You must submit to the screening process of your person, personal items in your possession, and the vehicle you are travelling in if you are selected for screening.
Bypassing the Critical Area access control or NPS-V points, refusal to provide a RAIC for verification, or a refusal to be screened is not permitted. 

If you are lost, unsure of where to go, or need guidance on how to find a specific location, do not hesitate to call 416-776-3055 for assistance.

What to do when approaching NPS-V area

Any vehicles attempting to access the Critical Area are required to undertake additional screening. The screening is conducted by the Canadian Aviation Transportation Security Agency (CATSA).

Step 1: Drivers will first approach the verification booth and come to a full stop at the stop sign.

Step 2: Drivers and all occupants of the vehicle are to present their RAICs for verification by security staff.

Step 3: Drivers will then approach signage that consists of a stop sign with an electronic display below that will show either a green arrow or a red X. When the red X is visible, drivers are to pull off into the CATSA inspection area for screening and fully cooperate with CATSA staff. When the green arrow is visible, no screening is required and drivers are free to proceed on their way. Note: Even if the green arrow is illuminated, drivers MUST stop for RAIC verification before proceeding.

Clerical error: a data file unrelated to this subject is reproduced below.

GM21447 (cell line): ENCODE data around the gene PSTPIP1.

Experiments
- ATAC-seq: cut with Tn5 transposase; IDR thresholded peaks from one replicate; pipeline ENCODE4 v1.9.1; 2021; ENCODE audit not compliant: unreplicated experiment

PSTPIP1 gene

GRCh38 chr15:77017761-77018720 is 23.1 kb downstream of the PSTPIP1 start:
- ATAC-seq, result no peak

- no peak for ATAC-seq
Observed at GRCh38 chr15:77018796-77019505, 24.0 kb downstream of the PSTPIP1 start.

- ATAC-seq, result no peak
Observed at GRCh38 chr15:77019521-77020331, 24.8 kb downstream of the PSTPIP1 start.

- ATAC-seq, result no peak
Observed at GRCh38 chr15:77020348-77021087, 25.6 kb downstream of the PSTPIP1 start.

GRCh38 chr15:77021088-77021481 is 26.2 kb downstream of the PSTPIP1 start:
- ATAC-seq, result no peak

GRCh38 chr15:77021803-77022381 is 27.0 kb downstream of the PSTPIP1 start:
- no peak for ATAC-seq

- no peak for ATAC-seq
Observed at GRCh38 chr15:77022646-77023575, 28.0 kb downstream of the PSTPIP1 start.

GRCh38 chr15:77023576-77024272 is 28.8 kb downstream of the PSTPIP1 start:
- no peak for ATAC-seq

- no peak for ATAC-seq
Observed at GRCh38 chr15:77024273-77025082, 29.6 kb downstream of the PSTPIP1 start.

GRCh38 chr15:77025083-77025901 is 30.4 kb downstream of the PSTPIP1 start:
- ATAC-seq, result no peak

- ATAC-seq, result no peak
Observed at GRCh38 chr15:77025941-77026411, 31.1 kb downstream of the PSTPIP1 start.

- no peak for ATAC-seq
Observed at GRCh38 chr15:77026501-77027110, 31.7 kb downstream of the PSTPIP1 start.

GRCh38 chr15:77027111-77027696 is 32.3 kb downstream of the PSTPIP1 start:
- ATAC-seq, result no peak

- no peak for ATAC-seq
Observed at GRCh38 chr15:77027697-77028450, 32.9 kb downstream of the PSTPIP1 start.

Eye on Safety Award Nominee Spotlight – Justin

Meet Justin from Menzies Aviation

Justin

Justin from Menzies Aviation was nominated for a Health and Safety Leader award in the Safest Action category. While working airside, Justin noticed that an aircraft did not stop at the designated stop line and, instead,  kept taxiing towards the terminal past the stop line. Justin quickly activated the emergency stop button which, in turn, advised the Pilot-in-Command  to stop the aircraft.  If Justin hadn't activated the e-stop, the aircraft would have contacted the bridge, causing damage to both the aircraft and the bridge. Justin’s actions and quick thinking ensured both the aircraft and all passengers on board remained safe.

Thank you, Justin!